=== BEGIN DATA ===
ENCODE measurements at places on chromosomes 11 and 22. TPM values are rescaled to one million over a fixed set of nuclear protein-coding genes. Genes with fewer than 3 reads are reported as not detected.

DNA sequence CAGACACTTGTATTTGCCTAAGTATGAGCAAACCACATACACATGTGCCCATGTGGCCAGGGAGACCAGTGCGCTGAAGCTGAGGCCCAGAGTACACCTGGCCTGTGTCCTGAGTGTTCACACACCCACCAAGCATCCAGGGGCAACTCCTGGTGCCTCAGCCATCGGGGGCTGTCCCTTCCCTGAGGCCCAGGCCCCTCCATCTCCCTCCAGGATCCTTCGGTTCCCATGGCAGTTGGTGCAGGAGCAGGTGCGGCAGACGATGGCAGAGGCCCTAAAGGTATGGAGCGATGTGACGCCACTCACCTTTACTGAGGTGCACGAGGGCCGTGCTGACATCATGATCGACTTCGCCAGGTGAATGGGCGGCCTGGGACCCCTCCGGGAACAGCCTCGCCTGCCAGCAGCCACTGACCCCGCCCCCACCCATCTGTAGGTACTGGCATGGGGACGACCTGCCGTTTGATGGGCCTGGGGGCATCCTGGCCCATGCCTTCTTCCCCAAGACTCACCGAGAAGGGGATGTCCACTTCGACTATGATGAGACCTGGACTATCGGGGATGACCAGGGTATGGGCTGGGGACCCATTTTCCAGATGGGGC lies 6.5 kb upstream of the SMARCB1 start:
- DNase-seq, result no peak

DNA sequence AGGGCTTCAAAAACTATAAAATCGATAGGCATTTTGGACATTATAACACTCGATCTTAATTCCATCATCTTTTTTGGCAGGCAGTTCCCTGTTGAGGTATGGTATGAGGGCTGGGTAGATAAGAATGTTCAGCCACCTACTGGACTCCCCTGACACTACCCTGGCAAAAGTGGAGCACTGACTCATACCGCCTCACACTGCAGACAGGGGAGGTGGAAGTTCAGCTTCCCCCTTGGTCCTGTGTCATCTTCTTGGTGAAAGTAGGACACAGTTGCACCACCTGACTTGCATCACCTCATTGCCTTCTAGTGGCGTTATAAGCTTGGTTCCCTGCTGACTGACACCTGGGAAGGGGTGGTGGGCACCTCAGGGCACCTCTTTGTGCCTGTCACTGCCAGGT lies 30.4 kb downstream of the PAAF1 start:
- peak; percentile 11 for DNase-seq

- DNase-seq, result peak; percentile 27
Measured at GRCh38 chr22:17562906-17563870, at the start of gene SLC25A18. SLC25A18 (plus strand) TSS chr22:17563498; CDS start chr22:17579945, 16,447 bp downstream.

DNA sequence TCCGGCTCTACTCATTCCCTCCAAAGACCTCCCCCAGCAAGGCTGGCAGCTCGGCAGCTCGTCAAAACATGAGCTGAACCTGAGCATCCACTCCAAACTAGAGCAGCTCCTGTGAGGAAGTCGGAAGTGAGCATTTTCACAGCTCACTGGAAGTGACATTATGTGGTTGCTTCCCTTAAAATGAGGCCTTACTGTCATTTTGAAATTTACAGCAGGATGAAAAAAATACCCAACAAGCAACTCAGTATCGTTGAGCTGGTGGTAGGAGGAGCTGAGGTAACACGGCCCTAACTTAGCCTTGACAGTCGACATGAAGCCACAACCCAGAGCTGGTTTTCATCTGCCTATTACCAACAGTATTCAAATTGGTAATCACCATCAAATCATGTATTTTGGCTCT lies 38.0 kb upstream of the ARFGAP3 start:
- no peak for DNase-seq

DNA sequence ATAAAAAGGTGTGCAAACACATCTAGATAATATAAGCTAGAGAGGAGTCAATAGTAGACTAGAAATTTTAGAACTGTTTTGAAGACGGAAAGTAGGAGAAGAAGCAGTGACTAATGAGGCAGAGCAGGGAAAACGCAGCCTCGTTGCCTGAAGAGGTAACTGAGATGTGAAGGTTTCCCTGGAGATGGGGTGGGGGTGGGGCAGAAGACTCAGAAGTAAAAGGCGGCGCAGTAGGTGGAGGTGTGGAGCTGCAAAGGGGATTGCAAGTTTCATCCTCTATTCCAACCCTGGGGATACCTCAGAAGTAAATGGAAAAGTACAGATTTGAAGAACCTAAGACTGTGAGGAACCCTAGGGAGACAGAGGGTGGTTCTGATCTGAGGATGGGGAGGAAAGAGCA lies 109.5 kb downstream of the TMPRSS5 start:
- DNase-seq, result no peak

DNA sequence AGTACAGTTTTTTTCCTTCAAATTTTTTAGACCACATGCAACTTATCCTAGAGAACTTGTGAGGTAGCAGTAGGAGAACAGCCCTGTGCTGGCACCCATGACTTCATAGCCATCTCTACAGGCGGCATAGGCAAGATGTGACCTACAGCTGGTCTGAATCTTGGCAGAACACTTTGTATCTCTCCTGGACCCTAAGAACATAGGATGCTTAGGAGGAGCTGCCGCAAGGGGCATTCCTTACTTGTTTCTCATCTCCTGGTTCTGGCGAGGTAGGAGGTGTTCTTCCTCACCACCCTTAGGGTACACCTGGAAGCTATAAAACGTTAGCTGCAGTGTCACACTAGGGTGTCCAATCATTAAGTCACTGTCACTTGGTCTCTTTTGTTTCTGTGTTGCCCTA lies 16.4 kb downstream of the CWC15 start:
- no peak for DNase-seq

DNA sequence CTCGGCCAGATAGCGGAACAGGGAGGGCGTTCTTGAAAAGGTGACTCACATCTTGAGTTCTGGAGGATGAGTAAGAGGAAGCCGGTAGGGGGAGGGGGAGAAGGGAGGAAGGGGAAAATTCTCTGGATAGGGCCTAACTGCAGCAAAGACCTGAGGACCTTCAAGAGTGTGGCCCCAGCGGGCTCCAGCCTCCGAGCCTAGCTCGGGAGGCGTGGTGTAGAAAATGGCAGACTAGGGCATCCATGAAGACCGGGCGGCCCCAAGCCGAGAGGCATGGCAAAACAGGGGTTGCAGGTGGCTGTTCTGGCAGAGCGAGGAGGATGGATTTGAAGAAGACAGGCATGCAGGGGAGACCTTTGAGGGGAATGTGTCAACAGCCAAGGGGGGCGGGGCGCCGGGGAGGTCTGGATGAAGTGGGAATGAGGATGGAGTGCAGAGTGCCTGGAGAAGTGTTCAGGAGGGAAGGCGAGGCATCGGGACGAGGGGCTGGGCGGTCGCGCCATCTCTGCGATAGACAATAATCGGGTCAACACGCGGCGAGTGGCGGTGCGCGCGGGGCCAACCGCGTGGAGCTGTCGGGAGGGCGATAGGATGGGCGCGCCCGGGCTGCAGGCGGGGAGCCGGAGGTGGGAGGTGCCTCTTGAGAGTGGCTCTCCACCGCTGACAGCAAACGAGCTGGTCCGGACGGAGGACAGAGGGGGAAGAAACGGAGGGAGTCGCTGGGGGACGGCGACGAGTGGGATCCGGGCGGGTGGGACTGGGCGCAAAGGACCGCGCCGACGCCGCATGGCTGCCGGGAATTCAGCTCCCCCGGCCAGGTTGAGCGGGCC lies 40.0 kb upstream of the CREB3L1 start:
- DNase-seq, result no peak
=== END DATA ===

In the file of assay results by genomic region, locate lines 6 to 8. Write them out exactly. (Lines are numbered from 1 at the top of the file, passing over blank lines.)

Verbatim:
- DNase-seq, result peak; percentile 27
Measured at GRCh38 chr22:17562906-17563870, at the start of gene SLC25A18. SLC25A18 (plus strand) TSS chr22:17563498; CDS start chr22:17579945, 16,447 bp downstream.

DNA sequence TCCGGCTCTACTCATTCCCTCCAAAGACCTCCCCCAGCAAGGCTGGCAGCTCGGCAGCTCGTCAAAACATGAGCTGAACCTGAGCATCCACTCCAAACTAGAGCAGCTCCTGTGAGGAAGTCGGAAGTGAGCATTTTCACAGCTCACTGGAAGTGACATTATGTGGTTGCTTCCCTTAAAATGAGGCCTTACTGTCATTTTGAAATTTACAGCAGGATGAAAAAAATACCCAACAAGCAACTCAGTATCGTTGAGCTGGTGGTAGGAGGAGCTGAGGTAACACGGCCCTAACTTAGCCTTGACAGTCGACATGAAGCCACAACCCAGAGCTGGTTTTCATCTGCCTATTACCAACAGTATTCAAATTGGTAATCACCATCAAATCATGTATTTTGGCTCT lies 38.0 kb upstream of the ARFGAP3 start: